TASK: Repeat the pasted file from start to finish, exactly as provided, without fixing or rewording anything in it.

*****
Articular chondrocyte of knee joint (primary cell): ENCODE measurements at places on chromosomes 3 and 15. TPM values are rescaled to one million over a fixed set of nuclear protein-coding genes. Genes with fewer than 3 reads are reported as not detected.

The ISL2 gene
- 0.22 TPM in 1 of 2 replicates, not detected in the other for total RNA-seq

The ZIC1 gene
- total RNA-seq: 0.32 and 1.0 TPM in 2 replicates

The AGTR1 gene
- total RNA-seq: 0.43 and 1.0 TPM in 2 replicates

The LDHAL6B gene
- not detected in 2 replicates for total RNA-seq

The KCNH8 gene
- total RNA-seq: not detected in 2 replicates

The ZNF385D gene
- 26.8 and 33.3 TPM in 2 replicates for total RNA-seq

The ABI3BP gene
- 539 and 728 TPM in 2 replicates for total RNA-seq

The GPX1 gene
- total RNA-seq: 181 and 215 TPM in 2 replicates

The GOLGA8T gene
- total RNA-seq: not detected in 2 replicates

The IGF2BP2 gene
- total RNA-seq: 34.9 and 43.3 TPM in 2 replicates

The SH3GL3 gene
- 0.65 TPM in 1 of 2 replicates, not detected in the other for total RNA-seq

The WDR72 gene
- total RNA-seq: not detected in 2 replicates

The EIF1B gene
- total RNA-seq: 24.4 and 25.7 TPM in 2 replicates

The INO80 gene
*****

Articular chondrocyte of knee joint (primary cell): ENCODE measurements at places on chromosomes 3 and 15. TPM values are rescaled to one million over a fixed set of nuclear protein-coding genes. Genes with fewer than 3 reads are reported as not detected.

The ISL2 gene
- 0.22 TPM in 1 of 2 replicates, not detected in the other for total RNA-seq

The ZIC1 gene
- total RNA-seq: 0.32 and 1.0 TPM in 2 replicates

The AGTR1 gene
- total RNA-seq: 0.43 and 1.0 TPM in 2 replicates

The LDHAL6B gene
- not detected in 2 replicates for total RNA-seq

The KCNH8 gene
- total RNA-seq: not detected in 2 replicates

The ZNF385D gene
- 26.8 and 33.3 TPM in 2 replicates for total RNA-seq

The ABI3BP gene
- 539 and 728 TPM in 2 replicates for total RNA-seq

The GPX1 gene
- total RNA-seq: 181 and 215 TPM in 2 replicates

The GOLGA8T gene
- total RNA-seq: not detected in 2 replicates

The IGF2BP2 gene
- total RNA-seq: 34.9 and 43.3 TPM in 2 replicates

The SH3GL3 gene
- 0.65 TPM in 1 of 2 replicates, not detected in the other for total RNA-seq

The WDR72 gene
- total RNA-seq: not detected in 2 replicates

The EIF1B gene
- total RNA-seq: 24.4 and 25.7 TPM in 2 replicates

The INO80 gene